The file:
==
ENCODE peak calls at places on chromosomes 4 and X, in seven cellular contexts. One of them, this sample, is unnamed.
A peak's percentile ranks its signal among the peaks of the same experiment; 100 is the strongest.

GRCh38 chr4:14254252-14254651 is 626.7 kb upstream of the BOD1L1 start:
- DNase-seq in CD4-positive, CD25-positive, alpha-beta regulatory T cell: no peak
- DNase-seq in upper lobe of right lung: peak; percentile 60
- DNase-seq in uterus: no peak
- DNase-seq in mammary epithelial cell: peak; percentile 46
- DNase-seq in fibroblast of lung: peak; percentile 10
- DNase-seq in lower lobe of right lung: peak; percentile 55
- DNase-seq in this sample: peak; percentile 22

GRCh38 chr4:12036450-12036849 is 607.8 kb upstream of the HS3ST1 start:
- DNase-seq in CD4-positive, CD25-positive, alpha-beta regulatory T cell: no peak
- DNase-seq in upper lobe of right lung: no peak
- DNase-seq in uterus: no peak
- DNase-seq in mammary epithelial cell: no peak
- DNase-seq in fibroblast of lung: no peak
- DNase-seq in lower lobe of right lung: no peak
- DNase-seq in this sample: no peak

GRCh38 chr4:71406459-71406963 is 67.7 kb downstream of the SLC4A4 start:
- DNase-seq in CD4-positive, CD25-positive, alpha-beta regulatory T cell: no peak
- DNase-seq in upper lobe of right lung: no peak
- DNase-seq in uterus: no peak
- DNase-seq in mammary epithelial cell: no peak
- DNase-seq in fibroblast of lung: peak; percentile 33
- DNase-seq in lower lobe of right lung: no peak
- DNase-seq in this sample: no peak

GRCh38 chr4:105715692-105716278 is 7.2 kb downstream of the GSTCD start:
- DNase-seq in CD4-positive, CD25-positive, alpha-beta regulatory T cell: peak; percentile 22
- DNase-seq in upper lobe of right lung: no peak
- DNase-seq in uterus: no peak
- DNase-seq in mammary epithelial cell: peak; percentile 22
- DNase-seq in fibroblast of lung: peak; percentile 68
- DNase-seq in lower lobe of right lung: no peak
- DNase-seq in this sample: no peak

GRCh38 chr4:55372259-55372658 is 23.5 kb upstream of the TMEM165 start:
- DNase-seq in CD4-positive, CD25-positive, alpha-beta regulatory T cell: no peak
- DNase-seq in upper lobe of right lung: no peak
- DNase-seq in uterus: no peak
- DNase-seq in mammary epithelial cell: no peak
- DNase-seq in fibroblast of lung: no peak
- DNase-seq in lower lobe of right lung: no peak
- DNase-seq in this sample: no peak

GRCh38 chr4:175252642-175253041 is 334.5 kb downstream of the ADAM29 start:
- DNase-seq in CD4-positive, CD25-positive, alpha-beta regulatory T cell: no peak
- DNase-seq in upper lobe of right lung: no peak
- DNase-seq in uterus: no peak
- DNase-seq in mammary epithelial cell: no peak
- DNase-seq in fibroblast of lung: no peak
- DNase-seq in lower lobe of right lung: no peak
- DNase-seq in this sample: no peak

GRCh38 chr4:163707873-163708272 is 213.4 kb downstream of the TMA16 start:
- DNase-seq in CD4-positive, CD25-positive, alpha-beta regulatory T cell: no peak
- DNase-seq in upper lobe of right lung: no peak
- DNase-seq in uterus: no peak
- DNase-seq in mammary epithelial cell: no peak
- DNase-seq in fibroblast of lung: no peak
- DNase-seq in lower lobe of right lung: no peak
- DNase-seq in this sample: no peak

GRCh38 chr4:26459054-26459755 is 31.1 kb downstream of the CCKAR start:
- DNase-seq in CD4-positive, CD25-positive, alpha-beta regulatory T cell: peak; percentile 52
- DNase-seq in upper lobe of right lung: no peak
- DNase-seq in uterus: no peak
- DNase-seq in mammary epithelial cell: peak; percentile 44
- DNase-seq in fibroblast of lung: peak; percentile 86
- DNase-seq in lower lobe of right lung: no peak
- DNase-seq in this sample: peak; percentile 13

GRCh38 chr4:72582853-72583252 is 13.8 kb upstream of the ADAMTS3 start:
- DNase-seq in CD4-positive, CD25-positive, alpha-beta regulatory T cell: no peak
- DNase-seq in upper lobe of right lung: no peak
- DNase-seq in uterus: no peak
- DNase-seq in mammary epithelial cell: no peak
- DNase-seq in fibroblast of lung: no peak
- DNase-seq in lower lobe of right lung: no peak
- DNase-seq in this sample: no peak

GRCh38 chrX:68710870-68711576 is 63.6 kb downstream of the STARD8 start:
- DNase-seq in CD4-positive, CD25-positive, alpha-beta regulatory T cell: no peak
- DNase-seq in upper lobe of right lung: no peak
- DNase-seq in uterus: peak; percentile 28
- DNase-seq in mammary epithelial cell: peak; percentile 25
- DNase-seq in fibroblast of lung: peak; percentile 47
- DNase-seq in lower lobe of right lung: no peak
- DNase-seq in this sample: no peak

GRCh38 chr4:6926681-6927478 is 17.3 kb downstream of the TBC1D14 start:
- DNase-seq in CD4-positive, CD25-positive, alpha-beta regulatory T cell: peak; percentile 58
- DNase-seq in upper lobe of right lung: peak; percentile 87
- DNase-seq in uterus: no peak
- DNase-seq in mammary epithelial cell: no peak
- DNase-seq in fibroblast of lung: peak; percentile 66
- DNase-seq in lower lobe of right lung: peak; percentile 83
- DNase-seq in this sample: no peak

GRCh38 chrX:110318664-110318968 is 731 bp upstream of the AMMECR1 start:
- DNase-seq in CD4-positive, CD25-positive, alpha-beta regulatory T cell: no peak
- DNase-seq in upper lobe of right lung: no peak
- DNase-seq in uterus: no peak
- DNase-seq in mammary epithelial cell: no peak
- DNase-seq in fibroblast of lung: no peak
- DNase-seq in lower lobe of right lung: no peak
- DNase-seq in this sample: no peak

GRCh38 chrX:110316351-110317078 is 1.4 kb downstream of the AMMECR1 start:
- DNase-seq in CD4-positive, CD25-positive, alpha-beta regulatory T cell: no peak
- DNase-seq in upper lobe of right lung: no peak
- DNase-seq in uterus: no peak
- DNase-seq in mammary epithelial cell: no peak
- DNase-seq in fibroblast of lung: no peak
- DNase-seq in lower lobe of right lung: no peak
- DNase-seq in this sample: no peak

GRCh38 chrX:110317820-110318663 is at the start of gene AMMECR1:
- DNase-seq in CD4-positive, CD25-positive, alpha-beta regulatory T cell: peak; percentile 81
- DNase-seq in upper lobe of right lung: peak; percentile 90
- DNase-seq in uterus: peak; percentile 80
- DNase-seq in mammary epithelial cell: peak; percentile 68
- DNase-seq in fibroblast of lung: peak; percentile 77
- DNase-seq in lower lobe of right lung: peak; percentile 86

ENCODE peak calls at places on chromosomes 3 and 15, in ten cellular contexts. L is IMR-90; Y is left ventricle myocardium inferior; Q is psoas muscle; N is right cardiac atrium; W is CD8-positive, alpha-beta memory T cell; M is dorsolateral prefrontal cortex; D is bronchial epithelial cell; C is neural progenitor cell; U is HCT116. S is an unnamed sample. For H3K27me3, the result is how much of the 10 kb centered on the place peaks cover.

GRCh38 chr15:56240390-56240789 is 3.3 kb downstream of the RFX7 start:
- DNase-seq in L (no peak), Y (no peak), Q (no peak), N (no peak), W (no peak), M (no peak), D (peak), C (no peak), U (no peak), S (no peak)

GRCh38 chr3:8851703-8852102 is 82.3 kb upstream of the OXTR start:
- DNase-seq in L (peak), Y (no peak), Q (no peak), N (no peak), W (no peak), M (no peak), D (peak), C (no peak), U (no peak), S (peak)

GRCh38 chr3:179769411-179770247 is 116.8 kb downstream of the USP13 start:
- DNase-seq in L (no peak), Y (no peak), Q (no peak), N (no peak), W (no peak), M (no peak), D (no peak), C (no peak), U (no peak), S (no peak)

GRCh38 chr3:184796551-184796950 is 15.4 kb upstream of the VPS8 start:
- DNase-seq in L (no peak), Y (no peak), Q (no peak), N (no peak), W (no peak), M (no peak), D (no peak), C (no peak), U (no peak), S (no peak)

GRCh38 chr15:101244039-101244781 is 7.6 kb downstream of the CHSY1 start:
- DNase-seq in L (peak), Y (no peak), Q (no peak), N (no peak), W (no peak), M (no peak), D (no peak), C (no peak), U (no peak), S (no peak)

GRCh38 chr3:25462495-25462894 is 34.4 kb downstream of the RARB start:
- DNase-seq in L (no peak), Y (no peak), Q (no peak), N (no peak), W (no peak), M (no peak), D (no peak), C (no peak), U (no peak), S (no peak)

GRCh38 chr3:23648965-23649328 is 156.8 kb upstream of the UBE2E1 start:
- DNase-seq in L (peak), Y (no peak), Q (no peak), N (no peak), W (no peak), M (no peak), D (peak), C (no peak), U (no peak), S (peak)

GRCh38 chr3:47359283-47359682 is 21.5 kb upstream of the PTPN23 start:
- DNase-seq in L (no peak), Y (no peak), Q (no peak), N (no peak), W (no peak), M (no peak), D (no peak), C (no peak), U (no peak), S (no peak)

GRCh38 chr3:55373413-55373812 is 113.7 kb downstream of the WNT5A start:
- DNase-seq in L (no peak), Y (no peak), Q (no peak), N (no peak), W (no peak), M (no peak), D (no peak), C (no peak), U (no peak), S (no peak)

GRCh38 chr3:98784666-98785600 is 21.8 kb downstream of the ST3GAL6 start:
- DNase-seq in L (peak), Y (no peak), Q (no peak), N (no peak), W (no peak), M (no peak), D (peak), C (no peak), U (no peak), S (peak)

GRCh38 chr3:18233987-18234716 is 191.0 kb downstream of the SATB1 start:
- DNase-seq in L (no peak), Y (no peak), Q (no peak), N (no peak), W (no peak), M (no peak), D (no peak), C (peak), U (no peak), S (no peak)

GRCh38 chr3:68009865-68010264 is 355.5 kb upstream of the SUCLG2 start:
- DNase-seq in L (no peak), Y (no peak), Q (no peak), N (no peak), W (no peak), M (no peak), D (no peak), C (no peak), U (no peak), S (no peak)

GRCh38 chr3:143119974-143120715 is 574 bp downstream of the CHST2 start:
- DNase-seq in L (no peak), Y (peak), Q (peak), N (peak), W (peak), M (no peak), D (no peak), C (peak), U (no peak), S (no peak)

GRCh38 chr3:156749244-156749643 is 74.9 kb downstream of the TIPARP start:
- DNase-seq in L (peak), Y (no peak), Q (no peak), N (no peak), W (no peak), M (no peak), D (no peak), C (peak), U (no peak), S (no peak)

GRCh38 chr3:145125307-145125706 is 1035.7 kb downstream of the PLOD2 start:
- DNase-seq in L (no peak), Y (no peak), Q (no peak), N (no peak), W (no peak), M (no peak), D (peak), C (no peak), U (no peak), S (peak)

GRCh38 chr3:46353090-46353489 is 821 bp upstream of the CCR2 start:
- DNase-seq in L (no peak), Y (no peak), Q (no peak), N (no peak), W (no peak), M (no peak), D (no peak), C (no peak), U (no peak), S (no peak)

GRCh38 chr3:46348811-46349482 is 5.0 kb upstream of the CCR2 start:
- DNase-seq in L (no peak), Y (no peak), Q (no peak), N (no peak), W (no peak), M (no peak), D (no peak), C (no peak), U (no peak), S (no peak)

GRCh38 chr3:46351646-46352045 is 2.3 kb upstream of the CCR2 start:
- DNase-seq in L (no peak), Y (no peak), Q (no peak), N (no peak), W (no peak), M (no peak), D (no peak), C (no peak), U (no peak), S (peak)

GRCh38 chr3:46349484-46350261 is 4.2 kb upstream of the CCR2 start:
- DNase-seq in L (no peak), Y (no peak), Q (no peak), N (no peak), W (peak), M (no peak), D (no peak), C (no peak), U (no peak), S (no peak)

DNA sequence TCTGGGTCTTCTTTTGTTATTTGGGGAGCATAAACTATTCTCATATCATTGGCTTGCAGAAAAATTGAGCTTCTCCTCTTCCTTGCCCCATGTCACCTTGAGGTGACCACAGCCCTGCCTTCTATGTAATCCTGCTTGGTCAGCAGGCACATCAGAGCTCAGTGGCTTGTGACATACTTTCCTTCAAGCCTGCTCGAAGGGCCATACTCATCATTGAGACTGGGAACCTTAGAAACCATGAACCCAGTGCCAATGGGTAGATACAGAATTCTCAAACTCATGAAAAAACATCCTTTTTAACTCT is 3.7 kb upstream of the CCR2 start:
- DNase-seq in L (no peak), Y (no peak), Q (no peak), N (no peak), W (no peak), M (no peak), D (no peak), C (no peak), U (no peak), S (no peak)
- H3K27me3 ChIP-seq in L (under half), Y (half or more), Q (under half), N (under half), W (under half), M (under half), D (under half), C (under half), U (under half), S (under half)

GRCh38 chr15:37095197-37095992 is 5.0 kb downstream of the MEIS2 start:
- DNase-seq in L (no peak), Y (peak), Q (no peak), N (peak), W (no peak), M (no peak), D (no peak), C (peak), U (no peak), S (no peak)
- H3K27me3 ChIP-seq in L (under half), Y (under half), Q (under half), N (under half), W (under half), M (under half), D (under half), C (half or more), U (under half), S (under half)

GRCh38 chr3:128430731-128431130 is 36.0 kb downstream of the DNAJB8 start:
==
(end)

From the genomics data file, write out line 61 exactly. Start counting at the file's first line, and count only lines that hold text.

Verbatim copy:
- DNase-seq in upper lobe of right lung: no peak